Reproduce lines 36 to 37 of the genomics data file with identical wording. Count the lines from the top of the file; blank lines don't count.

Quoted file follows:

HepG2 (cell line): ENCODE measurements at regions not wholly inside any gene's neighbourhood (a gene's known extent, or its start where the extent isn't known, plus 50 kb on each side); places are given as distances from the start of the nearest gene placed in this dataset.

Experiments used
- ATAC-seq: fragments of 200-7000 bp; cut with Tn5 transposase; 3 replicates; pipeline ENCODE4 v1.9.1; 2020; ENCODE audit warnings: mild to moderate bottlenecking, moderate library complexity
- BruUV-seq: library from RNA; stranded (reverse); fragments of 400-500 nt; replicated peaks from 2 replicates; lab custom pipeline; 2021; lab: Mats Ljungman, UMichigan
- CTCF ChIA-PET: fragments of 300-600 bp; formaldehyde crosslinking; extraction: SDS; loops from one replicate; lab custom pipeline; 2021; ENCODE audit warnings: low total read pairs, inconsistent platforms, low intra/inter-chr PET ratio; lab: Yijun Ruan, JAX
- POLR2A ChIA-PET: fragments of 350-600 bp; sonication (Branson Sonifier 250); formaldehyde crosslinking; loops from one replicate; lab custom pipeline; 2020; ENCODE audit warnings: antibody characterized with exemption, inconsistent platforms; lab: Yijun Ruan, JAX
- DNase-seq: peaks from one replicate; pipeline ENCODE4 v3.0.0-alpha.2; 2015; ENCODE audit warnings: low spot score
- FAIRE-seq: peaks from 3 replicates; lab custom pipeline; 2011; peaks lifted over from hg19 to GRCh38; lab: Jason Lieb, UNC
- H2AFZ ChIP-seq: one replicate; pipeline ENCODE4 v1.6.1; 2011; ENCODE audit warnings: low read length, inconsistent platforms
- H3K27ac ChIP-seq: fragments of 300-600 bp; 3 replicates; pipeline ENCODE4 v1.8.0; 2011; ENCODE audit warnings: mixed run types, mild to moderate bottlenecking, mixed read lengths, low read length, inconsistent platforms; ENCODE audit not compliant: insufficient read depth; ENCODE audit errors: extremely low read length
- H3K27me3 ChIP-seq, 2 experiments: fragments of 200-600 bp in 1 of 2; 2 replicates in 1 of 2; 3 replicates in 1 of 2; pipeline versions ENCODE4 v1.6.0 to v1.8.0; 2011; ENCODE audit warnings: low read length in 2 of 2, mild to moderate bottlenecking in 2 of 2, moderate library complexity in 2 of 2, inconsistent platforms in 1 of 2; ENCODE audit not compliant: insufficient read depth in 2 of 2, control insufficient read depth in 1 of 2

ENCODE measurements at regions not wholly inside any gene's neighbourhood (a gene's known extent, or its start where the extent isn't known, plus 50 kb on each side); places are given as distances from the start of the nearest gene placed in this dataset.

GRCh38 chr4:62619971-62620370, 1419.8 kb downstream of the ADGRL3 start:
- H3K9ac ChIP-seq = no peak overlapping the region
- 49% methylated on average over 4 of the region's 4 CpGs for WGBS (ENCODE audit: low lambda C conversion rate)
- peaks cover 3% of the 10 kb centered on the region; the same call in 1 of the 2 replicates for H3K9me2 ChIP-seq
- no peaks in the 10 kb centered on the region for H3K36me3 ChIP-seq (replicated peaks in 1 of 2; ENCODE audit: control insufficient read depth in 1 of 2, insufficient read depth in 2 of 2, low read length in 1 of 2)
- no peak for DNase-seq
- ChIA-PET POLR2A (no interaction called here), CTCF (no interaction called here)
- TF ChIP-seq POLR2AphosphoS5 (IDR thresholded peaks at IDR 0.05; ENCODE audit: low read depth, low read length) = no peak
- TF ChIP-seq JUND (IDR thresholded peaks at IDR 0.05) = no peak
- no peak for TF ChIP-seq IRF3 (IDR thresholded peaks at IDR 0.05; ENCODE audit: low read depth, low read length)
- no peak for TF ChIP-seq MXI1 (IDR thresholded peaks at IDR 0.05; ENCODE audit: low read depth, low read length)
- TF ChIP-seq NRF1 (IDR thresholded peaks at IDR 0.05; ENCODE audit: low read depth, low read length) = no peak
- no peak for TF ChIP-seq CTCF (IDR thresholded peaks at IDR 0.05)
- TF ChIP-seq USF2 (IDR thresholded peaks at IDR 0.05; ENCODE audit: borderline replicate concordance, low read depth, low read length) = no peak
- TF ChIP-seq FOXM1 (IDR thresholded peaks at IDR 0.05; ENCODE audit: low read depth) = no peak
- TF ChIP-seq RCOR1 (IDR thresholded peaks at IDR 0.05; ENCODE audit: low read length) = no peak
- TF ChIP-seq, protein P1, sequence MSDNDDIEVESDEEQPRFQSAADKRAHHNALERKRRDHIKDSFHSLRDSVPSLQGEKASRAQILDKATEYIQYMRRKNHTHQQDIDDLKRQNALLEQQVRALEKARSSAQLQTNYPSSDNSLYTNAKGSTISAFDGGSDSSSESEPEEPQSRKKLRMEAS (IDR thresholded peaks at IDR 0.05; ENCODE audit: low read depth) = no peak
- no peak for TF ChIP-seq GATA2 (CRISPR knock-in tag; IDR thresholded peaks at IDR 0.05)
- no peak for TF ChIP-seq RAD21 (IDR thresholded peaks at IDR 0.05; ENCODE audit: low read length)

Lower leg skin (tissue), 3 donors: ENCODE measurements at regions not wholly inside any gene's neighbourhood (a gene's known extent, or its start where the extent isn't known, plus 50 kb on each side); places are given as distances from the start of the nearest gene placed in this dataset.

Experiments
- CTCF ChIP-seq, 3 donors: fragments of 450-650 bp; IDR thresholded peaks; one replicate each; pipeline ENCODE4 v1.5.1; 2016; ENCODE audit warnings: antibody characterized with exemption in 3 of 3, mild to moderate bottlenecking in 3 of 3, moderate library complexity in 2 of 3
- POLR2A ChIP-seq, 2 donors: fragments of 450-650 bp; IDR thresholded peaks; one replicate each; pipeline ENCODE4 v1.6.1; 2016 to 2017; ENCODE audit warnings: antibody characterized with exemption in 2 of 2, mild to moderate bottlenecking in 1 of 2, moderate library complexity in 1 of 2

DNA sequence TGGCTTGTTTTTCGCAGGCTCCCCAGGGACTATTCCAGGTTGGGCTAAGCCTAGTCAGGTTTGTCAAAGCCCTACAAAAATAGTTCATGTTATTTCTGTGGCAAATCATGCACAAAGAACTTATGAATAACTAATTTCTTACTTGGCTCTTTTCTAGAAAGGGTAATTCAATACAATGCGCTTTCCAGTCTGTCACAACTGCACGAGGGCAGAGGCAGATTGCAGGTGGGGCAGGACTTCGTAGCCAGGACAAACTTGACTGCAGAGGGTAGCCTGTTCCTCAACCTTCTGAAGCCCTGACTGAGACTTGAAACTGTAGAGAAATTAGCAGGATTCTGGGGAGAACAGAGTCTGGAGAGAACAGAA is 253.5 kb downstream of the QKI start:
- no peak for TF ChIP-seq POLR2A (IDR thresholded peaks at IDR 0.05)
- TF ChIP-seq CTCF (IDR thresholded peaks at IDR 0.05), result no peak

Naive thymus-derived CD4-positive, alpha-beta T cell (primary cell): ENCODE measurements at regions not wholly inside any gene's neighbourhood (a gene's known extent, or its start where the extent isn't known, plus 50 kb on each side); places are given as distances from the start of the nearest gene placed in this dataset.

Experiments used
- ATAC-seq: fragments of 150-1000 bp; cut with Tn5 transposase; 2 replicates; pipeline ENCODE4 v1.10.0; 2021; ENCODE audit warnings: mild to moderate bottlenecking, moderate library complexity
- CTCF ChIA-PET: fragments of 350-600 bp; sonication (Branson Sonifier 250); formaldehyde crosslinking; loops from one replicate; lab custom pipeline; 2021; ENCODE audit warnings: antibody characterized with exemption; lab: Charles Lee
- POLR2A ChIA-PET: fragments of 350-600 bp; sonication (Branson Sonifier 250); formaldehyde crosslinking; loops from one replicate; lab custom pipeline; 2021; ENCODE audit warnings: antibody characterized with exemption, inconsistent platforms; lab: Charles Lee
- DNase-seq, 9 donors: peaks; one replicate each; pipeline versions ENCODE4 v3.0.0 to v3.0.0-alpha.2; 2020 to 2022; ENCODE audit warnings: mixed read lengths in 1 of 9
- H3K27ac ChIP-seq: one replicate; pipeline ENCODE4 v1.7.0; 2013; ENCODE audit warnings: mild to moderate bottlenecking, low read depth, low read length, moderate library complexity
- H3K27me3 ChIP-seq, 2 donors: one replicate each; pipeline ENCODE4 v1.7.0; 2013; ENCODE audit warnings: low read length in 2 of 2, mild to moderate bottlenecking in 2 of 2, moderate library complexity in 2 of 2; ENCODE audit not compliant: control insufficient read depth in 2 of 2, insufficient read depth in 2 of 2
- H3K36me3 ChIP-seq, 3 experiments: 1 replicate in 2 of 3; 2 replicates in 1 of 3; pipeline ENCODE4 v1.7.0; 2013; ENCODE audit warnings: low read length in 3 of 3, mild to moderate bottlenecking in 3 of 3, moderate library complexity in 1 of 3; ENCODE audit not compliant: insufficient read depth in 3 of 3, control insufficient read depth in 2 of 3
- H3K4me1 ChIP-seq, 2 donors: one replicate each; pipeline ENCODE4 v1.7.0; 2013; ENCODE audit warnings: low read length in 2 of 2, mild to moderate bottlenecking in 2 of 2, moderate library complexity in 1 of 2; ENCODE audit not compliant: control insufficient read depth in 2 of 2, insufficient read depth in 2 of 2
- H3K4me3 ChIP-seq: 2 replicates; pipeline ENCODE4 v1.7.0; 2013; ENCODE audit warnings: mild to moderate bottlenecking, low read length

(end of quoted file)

DNA sequence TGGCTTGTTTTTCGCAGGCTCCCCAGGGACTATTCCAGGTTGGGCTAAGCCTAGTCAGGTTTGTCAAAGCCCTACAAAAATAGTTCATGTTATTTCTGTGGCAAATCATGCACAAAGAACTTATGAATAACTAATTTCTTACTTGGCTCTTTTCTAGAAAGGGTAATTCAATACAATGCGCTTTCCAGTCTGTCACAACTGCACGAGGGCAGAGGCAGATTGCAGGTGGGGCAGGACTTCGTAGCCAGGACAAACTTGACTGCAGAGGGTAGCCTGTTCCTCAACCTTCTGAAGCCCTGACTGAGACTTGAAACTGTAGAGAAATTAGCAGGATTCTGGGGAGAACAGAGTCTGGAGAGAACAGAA is 253.5 kb downstream of the QKI start:
- no peak for TF ChIP-seq POLR2A (IDR thresholded peaks at IDR 0.05)